Harry T. Chugani, Departments of Pediatrics, Neurology and Radiology, Children's Hospital of Michigan, Wayne State University School of Medicine, Detroit, Michigan.

Using positron emission tomography (PET) and the tracer 2-deoxy-2(18F)fluoro-D-glucose (FDG), we have shown that the pattern of glucose metabolism in the human newborn brain is fairly consistent, with the highest degree of activity in primary sensory and motor cortex, cingulate cortex, medial temporal region, thalamus, brainstem and cerebellar vermis. Increases of glucose utilization are seen by two to three months in the parietal, temporal and primary visual cortex, basal ganglia, and cerebellar hemispheres. These changes in glucose metabolism coincide with improved skills involving visuo-spatial and visuo-sensorimotor integration, the disappearance or reorganization of brainstem reflex neonatal behaviors, and increasing cortical contribution to the electroencephalogram. Starting between 6 and 8 months, lateral and inferior portions of frontal cortex become more functionally active and eventually, between 8 and 12 months, the dorsal and med ial frontal regions also show increased glucose utilization. These changes of frontal cortex metabolism come at a time when cognitively-related behaviors, such as the phenomenon of stranger anxiety, and improved performance on the delayed response task begin to appear. Increased glucose requirement in frontal cortex also coincides with the expansion of dendritic fields and the increased capillary density observed in frontal cortex during the same period of development. By approximately one year of age, the infant's pattern of glucose utilization resembles qualitatively that of the adult.

At birth, the regional or local cerebral metabolic rates of glucose utilization (LCMRglc) are about 30% lower than those seen in adults. Between birth and approximately 3 years, the cerebral cortex shows a dramatic increase in LCMRglc to reach levels that exceed adult rates by over two-fold. Such changes in LCMRglc are not observed in brainstem, but a less dramatic increase is seen in basal ganglia and thalamus. Between 3 years and about 10 years, the LCMRglc for cerebral cortex is essentially at a high plateau of over two-fold the glucose utilization seen in adults. Subsequently, LCMRglc for cerebral cortex begins to decline and gradually reaches adult values by 16-18 years. Based on the temporal relationship between these developmental changes of LCMRglc and synaptogenesis in humans, as well as on similar studies performed in our laboratory on developing cat and monkey, we believe that the ontogenetic changes of LCMRglc described above provide an indirect measure of synaptogenesis in the human brain.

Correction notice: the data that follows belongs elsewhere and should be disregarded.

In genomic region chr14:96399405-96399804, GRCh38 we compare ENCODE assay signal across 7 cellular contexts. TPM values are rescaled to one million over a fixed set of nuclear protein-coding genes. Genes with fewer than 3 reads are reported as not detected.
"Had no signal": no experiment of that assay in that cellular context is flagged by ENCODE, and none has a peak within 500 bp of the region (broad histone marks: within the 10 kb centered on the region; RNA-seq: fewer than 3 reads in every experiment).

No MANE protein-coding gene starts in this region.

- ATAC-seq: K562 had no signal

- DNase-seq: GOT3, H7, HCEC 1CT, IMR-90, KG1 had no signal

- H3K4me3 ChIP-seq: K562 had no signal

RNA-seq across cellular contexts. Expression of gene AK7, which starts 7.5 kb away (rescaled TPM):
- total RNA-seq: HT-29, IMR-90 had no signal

Jurgen Bolz1, Fanny Mann1, Pat Levitt21INSERM Unite’ 371 Cerveau et Vision, 18 ave du Doyen Lepine, 69500 Bron, France; 2University of Pittsburgh School of Medicine, Pittsburgh, USA.

One of the basic features distinguishing cortical areas is the pattern of specific afferent and efferent projection that define functional circuits. For example, during development thalamocortical afferents select their appropriate cortical region in a highly specific manner. This raises the possibility that there are regional specific cues with the cortex that guide thalamic afferents to select their cortical target area. The idea is supported by the expression patterns of the limbic system-associated membrane protein (LAMP) found primarily in the developing limbic areas of the cortex which was identified by Pat Levitt and colleagues. Transplantation studies of this group have show that the origin of cortical thalamic afferent innervating a cortical graft depends on its LAMP phenotype. To elucidate the role LAMP in the establishment of cortical connections, we analyzed the outgrowth of thalamic and cortical explants prepared from presumptive limbic and non-limbic regions on membrane substrates of either LAMP-expressing CHO cells or on membranes of non-transfected CHO cells (control). We found that length and sprouting of limbic thalamic and limbic cortical axons was enhanced on the LAMP substrate. Non-limbic thalamic fibers, however, responded by exhibiting reduce outgrowth compared to control. The length and branching behavior of neocortical fibers was not affected by LAMP. In a second set of experiments, explants were cultured on native postnatal membranes prepared from limbic or neocortical areas. Limbic thalamic and limbic cortical axons branched significantly more on membranes from limbic cortex, their target membranes, than on neocortical membranes. In contrast, non-limbic thalamic axons emitted more collaterals on membranes of neocortex. These branching preferences could be abolished by blocking LAMP on the membranes with a monoclonal antibody. Our results indicate that LAMP contributes to target recognition during cortical development through both attractive and repulsive mechanisms. Moreover, these experiments suggest the existence of membrane-bound molecules that specify neocortical areas as target for appropriate thalamic and cortical afferents.